BEING a pedestrian can be challenging at the best of times, but for visually impaired Tasmanians, it can be life-threatening.
Sadly for bubbly year 11 student Nicole McKillop, a recent near-miss experience has dented her confidence on the footpath.
``I was about to cross the road, with my white cane extended,'' she said.
``I could still hear the green man (when) a car suddenly came round the corner and it nearly hit me. It was probably no more than a metre away, but with my eye condition it seemed even closer.
``It frightened me very much.''
Nicole is not alone, with figures from Guide Dogs Tasmania showing half its client base have had a near miss on the roads, with one in 15 actually being struck.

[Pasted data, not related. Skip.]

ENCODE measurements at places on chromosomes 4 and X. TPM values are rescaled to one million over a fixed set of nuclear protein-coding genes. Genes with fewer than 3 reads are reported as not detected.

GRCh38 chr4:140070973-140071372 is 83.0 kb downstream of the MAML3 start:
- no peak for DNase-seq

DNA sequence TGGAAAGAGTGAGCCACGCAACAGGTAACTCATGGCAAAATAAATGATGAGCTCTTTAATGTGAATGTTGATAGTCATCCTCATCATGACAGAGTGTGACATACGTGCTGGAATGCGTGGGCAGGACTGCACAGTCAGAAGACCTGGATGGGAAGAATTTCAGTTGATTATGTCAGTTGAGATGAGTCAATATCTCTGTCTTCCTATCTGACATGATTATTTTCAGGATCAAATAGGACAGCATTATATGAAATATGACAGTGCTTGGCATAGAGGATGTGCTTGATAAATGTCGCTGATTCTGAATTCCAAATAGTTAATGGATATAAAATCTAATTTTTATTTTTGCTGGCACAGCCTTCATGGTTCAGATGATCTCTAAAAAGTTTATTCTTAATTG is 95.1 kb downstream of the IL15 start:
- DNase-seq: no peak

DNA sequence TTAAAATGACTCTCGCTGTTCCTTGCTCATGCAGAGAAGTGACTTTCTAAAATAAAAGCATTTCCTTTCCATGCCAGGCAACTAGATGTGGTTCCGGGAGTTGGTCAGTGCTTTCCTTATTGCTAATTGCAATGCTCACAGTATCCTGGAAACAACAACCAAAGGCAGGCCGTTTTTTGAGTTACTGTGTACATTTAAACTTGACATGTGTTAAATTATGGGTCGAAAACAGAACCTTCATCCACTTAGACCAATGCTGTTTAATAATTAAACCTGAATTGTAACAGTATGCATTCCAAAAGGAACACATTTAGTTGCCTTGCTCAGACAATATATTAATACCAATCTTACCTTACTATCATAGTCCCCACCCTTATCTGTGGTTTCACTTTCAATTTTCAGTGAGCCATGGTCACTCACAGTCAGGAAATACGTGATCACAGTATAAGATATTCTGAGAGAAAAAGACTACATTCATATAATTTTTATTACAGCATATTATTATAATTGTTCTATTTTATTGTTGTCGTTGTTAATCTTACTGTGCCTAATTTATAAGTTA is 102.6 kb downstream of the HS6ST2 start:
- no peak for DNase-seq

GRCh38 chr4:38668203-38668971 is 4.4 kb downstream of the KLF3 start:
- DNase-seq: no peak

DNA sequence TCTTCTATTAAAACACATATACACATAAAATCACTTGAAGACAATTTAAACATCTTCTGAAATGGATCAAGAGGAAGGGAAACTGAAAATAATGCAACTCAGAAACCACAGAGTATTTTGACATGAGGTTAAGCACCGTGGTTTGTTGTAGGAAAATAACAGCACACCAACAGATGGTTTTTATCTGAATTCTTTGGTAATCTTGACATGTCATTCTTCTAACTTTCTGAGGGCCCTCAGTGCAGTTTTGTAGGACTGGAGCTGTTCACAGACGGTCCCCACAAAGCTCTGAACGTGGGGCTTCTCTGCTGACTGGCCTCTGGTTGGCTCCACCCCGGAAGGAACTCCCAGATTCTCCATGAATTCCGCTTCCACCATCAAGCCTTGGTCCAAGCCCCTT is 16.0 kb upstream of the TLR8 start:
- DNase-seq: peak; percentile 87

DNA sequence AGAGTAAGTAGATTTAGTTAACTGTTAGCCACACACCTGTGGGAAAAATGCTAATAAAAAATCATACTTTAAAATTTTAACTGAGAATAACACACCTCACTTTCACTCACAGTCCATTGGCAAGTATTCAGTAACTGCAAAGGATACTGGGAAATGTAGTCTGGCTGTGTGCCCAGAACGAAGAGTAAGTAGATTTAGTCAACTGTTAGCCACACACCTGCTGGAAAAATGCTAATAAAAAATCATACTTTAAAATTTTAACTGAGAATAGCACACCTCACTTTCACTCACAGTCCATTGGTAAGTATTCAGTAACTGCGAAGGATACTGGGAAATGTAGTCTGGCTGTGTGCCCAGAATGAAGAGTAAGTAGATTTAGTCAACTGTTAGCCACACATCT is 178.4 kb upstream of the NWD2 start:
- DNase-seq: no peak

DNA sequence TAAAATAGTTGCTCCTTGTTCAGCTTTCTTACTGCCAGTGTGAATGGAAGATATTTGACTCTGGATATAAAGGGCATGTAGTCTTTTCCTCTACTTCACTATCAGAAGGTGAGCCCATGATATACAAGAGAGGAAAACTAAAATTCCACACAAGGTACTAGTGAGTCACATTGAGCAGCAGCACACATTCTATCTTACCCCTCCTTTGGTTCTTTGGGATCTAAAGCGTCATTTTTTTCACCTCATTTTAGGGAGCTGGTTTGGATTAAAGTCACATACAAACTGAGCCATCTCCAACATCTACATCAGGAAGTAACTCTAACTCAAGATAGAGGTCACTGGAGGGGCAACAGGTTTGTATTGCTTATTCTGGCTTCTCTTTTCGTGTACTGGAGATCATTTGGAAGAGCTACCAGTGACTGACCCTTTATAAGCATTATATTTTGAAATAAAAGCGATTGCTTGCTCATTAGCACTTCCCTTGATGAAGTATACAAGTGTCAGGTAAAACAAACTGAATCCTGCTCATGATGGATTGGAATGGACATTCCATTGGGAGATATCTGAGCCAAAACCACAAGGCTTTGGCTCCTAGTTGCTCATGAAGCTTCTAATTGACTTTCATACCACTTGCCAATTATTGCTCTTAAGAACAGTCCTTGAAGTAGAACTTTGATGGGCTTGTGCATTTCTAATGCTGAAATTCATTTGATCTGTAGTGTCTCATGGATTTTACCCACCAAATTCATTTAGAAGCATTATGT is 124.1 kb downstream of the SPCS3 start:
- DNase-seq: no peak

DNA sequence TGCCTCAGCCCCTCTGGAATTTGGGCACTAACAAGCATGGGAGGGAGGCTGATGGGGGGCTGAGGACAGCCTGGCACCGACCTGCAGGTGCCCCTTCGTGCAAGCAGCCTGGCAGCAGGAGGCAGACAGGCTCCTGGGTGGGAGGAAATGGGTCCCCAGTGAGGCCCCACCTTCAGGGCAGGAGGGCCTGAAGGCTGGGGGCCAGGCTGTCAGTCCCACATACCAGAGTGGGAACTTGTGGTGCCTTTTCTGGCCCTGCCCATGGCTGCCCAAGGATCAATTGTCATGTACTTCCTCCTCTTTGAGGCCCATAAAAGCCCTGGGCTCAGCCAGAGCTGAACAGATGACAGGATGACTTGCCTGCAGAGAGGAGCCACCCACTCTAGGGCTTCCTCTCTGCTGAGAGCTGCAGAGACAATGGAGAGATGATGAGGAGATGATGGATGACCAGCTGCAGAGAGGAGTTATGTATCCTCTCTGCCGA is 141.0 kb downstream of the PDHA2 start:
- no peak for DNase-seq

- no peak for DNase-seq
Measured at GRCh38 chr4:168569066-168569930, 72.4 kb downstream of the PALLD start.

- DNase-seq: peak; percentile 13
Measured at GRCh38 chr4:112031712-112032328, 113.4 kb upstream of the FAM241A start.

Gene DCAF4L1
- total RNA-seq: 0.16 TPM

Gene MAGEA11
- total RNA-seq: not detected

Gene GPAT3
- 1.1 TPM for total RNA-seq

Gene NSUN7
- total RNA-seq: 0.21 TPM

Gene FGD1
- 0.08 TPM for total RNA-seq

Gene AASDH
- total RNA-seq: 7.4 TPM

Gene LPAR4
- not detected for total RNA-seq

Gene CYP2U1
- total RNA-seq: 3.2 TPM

Thankfully for Nicole and the hundreds of Tasmanians with vision impairment, a new campaign, launched on White Cane Day yesterday, aims to improve pedestrian safety.
The Watch Out, Cane About campaign, a partnership between Guide Dogs Tasmania, the RACT and the state government, hopes to improve driver awareness of vulnerable road users.
``You might be able to see a pedestrian who's blind or visually impaired, but they can't see you,'' Human Services Minister Cassy O'Connor said.
``A little extra vigilance and patience makes a big safety difference.''
The campaign will include television and radio advertisements, with RACT distributing information to its members.